As promised in my first post this starts a small series of tutorials using SonarQube to verify some properties on BPMN process files. In this post I briefly sketch the purpose of SonarQube, describe the basic installation process and how the different parts of SonarQube can be used to perform some first analysis. Finally, I introduce my use case of analysing BPMN process models.
What is SonarQube?
First of all some words to SonarQube: SonarQube (formerly known as Sonar) is an open source tool suite to measure and analyse to quality of source code. It is written in Java but is able to analyse code in about 20 different programming languages. Code analysis may be started manually by executing a so-called sonar runner but SonarQube’s full is potential is especially revealed when used in combination with continuous integration such as a Jenkins server. The results of an analysis are shown in a fancy web frontend with ‘green’ and ‘red lights’, nice charts, issue lists and an ability to drill down from project level to a single class. A public live demo showing the results for various open source projects is available here.
Getting Started: Download, Installation, First Results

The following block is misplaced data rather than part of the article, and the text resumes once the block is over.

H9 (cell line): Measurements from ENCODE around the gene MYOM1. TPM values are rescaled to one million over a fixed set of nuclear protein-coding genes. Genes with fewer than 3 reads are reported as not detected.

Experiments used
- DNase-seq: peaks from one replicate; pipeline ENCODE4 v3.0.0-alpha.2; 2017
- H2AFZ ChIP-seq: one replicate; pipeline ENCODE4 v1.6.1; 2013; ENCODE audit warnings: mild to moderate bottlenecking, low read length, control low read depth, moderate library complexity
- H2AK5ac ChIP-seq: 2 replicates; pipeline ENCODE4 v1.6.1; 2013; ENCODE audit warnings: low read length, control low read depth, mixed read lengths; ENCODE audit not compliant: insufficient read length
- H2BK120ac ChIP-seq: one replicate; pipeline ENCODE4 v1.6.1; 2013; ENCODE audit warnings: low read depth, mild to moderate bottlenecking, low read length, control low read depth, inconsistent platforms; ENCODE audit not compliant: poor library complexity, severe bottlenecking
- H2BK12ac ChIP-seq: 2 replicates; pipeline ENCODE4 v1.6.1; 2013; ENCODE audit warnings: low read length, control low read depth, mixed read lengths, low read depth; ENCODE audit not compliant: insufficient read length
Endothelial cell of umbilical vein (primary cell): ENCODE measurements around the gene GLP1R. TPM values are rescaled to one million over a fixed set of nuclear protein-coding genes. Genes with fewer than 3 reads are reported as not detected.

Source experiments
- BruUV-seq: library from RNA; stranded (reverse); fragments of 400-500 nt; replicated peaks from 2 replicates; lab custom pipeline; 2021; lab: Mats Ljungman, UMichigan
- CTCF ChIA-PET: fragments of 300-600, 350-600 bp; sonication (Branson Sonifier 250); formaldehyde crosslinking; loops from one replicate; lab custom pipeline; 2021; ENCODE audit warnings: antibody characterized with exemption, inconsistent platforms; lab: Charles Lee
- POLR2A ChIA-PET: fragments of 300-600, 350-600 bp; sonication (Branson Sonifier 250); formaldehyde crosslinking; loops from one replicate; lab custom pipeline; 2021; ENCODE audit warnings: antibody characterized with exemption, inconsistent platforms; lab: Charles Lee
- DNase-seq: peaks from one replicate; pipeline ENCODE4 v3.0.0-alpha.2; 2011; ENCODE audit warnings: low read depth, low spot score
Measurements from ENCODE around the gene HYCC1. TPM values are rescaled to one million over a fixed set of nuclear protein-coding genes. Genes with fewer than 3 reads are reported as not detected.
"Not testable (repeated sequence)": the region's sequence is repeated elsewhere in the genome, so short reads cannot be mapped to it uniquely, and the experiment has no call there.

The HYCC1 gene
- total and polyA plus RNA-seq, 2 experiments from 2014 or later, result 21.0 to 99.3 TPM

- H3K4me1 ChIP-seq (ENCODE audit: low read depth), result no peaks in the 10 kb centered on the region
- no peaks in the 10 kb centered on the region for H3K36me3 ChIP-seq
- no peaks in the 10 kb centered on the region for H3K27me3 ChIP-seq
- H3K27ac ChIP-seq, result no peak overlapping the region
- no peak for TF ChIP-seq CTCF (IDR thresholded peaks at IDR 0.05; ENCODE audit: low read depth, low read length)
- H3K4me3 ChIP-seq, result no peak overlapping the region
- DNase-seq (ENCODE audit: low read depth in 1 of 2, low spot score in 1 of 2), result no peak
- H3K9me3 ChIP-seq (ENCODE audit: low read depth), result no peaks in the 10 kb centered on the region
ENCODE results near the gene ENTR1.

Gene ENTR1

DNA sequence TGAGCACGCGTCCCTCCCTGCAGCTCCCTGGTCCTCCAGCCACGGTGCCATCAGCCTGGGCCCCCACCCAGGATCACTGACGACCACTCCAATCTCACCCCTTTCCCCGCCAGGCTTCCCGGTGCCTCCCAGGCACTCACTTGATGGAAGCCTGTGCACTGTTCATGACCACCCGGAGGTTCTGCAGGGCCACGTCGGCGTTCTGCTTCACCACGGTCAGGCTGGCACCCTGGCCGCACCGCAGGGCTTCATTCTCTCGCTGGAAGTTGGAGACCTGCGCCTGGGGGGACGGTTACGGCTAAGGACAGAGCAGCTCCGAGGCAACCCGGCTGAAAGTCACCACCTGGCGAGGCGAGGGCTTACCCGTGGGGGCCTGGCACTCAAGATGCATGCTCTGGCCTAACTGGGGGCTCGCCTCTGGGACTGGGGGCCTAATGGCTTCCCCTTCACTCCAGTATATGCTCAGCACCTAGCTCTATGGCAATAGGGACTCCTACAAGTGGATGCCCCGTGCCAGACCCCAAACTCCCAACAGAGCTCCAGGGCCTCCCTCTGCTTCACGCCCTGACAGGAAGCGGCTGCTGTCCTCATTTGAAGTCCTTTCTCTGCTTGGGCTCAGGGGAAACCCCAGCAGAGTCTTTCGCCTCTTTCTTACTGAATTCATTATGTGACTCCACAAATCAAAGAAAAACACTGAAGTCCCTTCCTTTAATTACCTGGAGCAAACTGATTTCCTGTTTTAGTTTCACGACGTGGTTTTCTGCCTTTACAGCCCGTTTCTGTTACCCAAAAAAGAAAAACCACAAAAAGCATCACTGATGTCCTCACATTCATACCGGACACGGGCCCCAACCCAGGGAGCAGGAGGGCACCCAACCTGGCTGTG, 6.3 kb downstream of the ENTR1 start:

Following the official documentation it is rather simple to get a local SonarQube instance up and running:
- Prerequisite: You need a Java installation on your machine.
- Download the recent version of the SonarQube Server, unzip it to your favored folder and run the OS-specific startup script. On my ubuntu 64bit machine this looks like this:
On Windows machines the `StartSonar.bat` file has to be executed which is located in the `$sonarqubeBase\bin\windows-x86-xx\` folder – where xx stands for 32/64 depending whether your machine has a 32bit or 64bit architecture.
- Using the default setting, the server is now accessible on http://localhost:9000. However, there are no results to see as no project has been analyzed by now:
The getting started Tutorial now proposes to analyze a sample project from GitHub – I think it is more exiting to analyze on of your own existing projects. In order to add a project to your SonarQube server 1) you have to write/adjust a
sonar-project.properties file and 2) run the analysis using the Sonar Runner.